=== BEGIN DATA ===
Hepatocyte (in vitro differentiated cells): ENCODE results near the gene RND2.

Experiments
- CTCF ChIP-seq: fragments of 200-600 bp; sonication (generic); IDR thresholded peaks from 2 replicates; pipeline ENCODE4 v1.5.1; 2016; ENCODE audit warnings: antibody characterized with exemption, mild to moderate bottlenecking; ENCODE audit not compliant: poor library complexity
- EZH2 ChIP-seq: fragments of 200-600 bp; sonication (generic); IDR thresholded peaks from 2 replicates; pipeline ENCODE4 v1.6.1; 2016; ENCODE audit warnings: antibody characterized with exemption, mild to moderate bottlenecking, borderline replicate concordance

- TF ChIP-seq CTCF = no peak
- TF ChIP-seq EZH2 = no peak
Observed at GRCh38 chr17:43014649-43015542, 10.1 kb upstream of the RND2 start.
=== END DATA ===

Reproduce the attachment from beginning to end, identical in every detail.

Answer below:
Hepatocyte (in vitro differentiated cells): ENCODE results near the gene RND2.

Experiments
- CTCF ChIP-seq: fragments of 200-600 bp; sonication (generic); IDR thresholded peaks from 2 replicates; pipeline ENCODE4 v1.5.1; 2016; ENCODE audit warnings: antibody characterized with exemption, mild to moderate bottlenecking; ENCODE audit not compliant: poor library complexity
- EZH2 ChIP-seq: fragments of 200-600 bp; sonication (generic); IDR thresholded peaks from 2 replicates; pipeline ENCODE4 v1.6.1; 2016; ENCODE audit warnings: antibody characterized with exemption, mild to moderate bottlenecking, borderline replicate concordance

- TF ChIP-seq CTCF = no peak
- TF ChIP-seq EZH2 = no peak
Observed at GRCh38 chr17:43014649-43015542, 10.1 kb upstream of the RND2 start.